Diplomatic Bluebook 2015

Chapter 2

Japan’s Foreign Policy that Takes a Panoramic Perspective of the World Map

Section 3 Latin America and the Caribbean


Latin America and the Caribbean region is a key partner of Japan in terms of economy as well as building a better international community based on the rule of law. Although economic growth in the region has slowed since 2011 against the backdrop of falling product prices and the slowdown of major economies outside of the region, Latin America and the Caribbean has a combined GDP of 6 trillion US dollars (approximately 2.5 times larger than that of ASEAN) and a population of 600 million. The region is also a producer of mineral resources (including rare metals), energy, and food, and a significant number of Japanese companies have established operations there. Moreover, with “the rule of law” and democracy firmly established in nearly all the countries of Latin America and the Caribbean, the region possesses a growing presence in the international community. Japan and Latin America and the Caribbean have traditionally maintained a very friendly relationship. With approximately 1.78 million Japanese descendants, or “Nikkeis,” living in Latin America, the human and historical bonds between Japan and the region run deep, while Japan has maintained economic ties with Latin America and the Caribbean as the Asia’s largest investor for a long time.

Given the importance of these factors, from late July to early August 2014, Prime Minister Shinzo Abe visited Mexico, Trinidad and Tobago, Colombia, Chile, and Brazil, and it was the first tour of Latin America and the Caribbean by a sitting Japanese Prime Minister in ten years. Prime Minister Abe presented his policy towards Latin America and the Caribbean in a speech entitled “Juntos!!1 Bringing infinite depth to Japan-Latin America and the Caribbean Cooperation.” In the speech, Prime Minister described three guiding principles of Japan’s diplomacy for Latin America and the Caribbean: (1) Progress together (strengthening economic relations); (2) Lead together (working together in the international arena); and (3) Inspire together (promoting people-to-people exchanges, cultural and sports exchanges, and other exchanges). In addition, Prime Minister conversed with parliamentarians of Japanese descent as well as members of “Nikkei” organizations and Japanese companies operating in the region. The visit strengthened the relations between Japan and the region in all fronts, leaving the impression that “Japan has returned to Latin America and the Caribbean.” The Prime Minister was accompanied by an economic mission of over 250 people which has networked with members of the business community in each country.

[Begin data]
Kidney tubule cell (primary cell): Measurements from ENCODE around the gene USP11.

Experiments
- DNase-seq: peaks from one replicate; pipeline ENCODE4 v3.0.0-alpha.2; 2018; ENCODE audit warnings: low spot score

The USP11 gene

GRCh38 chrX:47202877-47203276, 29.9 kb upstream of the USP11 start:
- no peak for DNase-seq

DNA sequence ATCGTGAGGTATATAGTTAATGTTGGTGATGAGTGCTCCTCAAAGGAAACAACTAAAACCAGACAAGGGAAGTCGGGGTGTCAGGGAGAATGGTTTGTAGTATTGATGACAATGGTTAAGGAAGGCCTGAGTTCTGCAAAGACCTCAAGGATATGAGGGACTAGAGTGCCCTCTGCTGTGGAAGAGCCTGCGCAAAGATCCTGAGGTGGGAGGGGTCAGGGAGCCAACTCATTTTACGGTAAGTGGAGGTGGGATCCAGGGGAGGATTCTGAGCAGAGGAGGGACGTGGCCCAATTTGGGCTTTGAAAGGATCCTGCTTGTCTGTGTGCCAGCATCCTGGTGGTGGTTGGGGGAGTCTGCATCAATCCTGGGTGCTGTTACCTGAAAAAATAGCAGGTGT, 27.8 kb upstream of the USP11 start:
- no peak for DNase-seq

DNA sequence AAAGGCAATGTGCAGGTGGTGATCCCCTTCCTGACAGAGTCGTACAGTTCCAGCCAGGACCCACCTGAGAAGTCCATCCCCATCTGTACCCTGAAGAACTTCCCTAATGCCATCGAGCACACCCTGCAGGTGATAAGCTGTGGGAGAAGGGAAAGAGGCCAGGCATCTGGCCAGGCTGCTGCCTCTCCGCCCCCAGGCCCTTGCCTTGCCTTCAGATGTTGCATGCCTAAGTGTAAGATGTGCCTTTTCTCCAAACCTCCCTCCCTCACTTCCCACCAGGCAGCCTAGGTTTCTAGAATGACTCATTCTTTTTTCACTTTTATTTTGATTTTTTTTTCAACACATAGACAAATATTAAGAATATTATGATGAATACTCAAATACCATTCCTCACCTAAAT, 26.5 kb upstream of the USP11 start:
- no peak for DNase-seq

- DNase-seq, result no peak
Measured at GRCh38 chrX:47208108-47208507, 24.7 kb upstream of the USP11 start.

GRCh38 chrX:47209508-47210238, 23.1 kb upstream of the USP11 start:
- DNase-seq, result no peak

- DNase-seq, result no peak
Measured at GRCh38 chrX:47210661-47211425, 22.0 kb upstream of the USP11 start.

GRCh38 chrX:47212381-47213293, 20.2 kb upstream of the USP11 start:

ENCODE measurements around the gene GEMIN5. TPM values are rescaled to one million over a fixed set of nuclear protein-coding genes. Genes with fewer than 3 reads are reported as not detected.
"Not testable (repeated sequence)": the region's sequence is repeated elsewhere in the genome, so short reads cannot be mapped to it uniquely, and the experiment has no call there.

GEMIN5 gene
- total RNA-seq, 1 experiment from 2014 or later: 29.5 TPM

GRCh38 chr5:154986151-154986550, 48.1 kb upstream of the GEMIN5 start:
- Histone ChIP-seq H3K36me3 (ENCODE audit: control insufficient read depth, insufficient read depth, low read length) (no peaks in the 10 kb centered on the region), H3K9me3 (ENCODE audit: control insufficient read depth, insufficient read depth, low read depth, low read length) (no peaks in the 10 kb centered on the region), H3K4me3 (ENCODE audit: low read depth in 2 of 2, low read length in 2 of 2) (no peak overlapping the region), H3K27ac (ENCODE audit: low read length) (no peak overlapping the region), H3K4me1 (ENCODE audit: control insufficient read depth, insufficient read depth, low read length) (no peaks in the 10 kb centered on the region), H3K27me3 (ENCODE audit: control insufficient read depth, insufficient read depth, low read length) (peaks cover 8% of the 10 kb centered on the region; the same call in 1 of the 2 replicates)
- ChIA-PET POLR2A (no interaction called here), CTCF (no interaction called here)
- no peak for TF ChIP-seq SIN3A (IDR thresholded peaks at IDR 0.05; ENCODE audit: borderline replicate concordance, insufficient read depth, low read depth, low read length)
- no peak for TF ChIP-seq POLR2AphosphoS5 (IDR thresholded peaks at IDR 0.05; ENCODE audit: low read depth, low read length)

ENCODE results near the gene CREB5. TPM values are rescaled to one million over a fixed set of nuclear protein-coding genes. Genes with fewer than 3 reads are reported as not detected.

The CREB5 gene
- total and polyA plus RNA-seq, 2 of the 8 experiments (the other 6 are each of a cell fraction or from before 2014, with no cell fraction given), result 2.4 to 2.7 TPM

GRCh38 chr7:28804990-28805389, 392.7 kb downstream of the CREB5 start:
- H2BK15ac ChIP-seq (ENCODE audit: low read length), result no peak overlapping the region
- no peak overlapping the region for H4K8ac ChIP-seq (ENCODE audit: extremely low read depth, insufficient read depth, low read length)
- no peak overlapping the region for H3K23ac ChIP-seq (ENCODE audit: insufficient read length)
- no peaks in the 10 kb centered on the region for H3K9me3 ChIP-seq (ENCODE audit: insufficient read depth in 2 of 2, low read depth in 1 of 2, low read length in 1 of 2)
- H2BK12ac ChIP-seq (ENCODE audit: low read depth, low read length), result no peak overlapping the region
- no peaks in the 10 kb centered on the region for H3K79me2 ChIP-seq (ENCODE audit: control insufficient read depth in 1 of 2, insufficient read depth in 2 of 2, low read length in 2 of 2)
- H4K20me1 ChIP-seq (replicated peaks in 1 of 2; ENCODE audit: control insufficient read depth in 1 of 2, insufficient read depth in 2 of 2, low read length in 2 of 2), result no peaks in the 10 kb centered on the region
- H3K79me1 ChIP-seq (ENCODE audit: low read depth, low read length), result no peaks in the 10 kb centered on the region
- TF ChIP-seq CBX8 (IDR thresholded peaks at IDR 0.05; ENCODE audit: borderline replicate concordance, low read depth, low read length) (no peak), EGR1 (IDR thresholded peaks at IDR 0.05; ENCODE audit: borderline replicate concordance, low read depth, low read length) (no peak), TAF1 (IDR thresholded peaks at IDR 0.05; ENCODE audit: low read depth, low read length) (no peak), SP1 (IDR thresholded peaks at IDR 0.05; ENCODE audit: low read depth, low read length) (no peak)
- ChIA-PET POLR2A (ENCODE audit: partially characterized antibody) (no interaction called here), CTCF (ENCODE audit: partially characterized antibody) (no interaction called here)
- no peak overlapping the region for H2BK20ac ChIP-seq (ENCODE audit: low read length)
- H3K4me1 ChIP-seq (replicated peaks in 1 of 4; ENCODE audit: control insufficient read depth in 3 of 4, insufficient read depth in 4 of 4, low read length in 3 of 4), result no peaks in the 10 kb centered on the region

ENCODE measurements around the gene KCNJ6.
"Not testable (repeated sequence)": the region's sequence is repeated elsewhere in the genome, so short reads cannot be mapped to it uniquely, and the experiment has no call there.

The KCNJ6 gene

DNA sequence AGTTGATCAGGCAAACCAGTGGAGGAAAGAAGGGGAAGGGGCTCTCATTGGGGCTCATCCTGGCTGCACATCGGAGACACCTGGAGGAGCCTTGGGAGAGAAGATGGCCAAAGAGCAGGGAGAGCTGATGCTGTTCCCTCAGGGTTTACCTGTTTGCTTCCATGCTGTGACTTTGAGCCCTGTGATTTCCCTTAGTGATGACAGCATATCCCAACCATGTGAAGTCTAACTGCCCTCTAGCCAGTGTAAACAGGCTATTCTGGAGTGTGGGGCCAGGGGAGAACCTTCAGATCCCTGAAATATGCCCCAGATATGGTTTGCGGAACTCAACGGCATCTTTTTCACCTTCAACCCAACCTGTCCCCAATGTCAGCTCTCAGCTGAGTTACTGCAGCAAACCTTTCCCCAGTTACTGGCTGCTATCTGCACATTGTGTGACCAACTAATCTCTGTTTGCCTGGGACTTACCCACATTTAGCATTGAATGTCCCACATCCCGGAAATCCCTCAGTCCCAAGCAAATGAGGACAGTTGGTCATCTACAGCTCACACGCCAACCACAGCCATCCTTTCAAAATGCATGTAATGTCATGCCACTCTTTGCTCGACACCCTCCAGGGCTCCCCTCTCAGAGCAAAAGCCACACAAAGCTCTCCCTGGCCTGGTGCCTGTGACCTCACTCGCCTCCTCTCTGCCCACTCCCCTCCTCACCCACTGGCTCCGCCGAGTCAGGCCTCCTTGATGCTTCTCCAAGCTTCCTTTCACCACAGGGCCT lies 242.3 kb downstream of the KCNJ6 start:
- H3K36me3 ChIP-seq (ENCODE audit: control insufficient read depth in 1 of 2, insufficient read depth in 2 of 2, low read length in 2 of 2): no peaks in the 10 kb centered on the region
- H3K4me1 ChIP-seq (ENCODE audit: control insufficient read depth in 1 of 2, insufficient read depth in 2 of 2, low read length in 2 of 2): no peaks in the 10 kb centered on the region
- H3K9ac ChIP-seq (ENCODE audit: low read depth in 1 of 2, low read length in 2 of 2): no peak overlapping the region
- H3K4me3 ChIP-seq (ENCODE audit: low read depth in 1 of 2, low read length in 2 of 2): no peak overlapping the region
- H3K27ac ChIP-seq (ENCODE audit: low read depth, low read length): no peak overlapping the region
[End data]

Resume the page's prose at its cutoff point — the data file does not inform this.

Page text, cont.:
In terms of strengthening economic relations, Japan has been taking steps to create a better business environment for Japanese companies operating in the region through establishing legal frameworks such as EPAs and investment agreements, as well as consultations with governments of partner countries. Furthermore, Japan is promoting development assistance that employs Japanese technology, as demand for urban transport and energy-related infrastructure within the region is expected to increase as a result of the region’s economic development. Japan has also been working to enhance cooperative relationships with countries which have abundant resources and food, in order to secure a stable supply of resources and food from the region.

With regard to increasing cooperation in the international arena, Japan has been collaborating with Latin American and Caribbean countries in addressing various issues, such as sustainable growth, environmental issues and climate change, nuclear disarmament and non-proliferation, as well as UN Security Council (UNSC) reform. At the same time, Japan has been reinforcing cooperation and dialogue with regional organizations such as the Caribbean Community (CARICOM), which has influence in the international community.

In the area of people-to-people exchanges, Japan has strengthened networking at all levels, including inviting junior administrative officials and Japanese descendants from Latin America and the Caribbean to Japan, in addition to mutual visits by key officials.

  • 1 Juntos = “Together” in Portuguese.